Non-behavioral therapies can be considered complementary or alternative treatment only insofar as they are not often provided by schools or paid for by insurance companies. They are risk-free, have been shown to have emotional and behavioral benefits, and can actually open doors to a wide range of interests and social opportunities.5 Just a few such therapies include:
• Hippotherapy (therapeutic horseback riding)
• Emotional support animals
• Play therapy (therapeutic play that teaches social skills, builds symbolic thinking skills, increases communication, etc.)
• Arts therapy (music, dance, visual art, or drama can all be helpful)
• Recreational therapy (therapeutic participation in community-based sports and recreation)
• Social skills therapy (therapeutic groups focused specifically on building skills for conversation and social interaction)
In addition to these therapies which are available for people with many different physical, developmental, and emotional challenges, there is also a range of therapies developed specifically for children with autism. A sampling of these include:
• Floortime (developmental play therapy intended to build skills in communication, empathy, emotional connection, and symbolic thinking)
• Early Start Denver Model Therapy (intelligence, autism symptoms, language, and daily living skills)
• Relationship development intervention (flexible thinking, social connection)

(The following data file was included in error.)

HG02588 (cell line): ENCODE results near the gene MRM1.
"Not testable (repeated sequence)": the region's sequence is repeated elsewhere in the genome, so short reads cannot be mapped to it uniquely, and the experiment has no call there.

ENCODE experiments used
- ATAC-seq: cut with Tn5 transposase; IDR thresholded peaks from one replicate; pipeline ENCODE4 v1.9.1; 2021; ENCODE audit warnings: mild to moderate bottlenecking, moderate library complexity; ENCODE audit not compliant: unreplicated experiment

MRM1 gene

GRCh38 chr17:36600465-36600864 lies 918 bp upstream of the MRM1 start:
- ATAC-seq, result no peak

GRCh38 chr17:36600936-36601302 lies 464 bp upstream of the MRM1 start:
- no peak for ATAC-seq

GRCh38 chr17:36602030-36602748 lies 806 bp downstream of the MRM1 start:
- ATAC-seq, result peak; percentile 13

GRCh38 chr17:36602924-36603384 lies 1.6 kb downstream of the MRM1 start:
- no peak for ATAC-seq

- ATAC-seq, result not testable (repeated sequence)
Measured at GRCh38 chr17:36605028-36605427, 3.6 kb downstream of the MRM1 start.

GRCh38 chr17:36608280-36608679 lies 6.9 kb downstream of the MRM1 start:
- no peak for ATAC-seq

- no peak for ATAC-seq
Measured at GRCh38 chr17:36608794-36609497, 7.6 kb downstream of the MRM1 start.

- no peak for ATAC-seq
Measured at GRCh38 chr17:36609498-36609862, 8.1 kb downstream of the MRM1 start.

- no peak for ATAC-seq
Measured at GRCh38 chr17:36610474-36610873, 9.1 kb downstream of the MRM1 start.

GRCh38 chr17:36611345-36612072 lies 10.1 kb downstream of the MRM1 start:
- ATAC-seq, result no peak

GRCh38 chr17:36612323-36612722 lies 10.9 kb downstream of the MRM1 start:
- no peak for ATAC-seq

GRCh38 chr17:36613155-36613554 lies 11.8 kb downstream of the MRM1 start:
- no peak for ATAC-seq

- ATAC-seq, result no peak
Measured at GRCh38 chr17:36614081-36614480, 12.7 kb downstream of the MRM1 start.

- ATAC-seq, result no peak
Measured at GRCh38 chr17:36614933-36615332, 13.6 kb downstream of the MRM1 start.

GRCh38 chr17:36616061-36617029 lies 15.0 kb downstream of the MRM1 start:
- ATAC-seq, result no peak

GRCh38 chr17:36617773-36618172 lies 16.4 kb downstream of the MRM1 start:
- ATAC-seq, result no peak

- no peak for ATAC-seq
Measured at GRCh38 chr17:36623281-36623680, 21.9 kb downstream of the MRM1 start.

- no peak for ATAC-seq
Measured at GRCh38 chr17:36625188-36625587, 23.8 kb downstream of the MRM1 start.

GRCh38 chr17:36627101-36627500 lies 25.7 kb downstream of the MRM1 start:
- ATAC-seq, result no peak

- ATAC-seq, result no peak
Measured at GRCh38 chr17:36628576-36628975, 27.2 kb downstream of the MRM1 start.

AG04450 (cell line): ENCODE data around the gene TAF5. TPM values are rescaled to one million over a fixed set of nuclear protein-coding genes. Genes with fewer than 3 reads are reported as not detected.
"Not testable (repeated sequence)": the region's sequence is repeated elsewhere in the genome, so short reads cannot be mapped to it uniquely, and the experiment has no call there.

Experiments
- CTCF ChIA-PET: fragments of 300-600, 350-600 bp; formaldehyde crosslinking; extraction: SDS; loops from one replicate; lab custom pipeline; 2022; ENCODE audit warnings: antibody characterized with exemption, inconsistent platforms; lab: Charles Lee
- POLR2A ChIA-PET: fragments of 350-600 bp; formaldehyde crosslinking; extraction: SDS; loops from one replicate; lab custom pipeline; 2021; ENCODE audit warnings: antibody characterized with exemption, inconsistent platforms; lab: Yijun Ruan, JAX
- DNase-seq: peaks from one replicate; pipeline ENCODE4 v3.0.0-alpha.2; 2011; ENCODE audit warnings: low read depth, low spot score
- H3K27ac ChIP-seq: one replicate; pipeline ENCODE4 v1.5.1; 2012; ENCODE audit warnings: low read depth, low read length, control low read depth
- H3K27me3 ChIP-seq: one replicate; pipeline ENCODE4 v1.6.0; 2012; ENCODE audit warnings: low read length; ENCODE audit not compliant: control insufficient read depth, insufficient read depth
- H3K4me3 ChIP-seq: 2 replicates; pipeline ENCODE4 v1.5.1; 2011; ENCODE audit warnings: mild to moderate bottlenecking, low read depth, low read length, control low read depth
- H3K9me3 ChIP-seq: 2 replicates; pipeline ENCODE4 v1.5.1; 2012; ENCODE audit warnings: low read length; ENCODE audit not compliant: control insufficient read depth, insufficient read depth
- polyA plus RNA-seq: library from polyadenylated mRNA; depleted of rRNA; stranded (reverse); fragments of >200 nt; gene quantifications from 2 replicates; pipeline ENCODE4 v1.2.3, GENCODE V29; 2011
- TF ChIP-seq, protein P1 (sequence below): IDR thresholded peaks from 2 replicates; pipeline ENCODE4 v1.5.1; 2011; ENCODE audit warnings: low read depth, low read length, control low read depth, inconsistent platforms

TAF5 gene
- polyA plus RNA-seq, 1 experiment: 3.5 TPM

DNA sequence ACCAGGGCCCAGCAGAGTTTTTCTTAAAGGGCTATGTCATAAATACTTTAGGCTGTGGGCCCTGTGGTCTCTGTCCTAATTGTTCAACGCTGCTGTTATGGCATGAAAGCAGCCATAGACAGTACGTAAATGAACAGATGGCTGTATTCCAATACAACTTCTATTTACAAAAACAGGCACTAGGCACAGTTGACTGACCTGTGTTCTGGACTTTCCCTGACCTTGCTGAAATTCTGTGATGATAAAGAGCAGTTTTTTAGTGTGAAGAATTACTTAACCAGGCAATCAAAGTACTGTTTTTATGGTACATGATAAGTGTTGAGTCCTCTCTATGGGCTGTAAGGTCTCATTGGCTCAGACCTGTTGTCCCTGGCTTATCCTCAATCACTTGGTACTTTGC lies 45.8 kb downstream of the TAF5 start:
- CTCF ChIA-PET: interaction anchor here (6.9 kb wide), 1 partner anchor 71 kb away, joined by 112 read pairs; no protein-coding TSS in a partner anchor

High-Risk CAM Treatments
Since the 1960s, researchers have been experimenting with a range of “biomedical” interventions for autism. Some, listed above, involve changes in diet or the use of food supplements. In general, if implemented with a doctor’s supervision, such interventions are low-risk and can be helpful.
Others, however, involve the use of risky chemicals and/or procedures; these techniques have the potential to be physically harmful,6 and many are based on now-debunked theories about the causes of autism. In particular, many of these treatments are based on the theory that autism is caused by particular vaccines or by “toxins” such as environmental chemicals. In order to cure children of autism, these techniques are intended to “detoxify” the child’s body.
Some of the riskier biomedical interventions available include:
• Chelation—removal of all heavy metals from the body to undo the presumed harm done by vaccines with trace levels of a lead-based additive
• Hyperbaric oxygen treatment—treatment in a hyperbaric oxygen chamber to reduce presumed inflammation
• Antifungal agents—to reduce presumed Candida overgrowth
• Miracle/Master Mineral Solution (MMS—a bleach-based “treatment” intended to detoxify the body
• Antibiotics—administered to reduce presumed underlying illness
Research into these treatments has shown that they are not only not helpful, but have the potential to be painful and even dangerous. Anecdotal evidence, however, keeps parents hopeful that these extreme measures may make the difference for their child.
A Word From Verywell
Complementary and alternative treatments have an important place in managing autism, though neither they nor any mainstream treatment is likely to lead to a cure. When selecting treatments, however, it is important to ask these questions:
• What is the hoped-for positive outcome?
• Are there risks associated with the treatment?
• What do researchers and other trusted sources say about the treatment?
• Can I afford the treatment if it is not paid for by schools or insurance?
Once you select an alternative treatment, it is important to make observations of your child’s present level of behavior or functioning in order to compare it to potential positive outcomes. Without a yardstick, it can be impossible to accurately gauge whether a treatment is making a difference.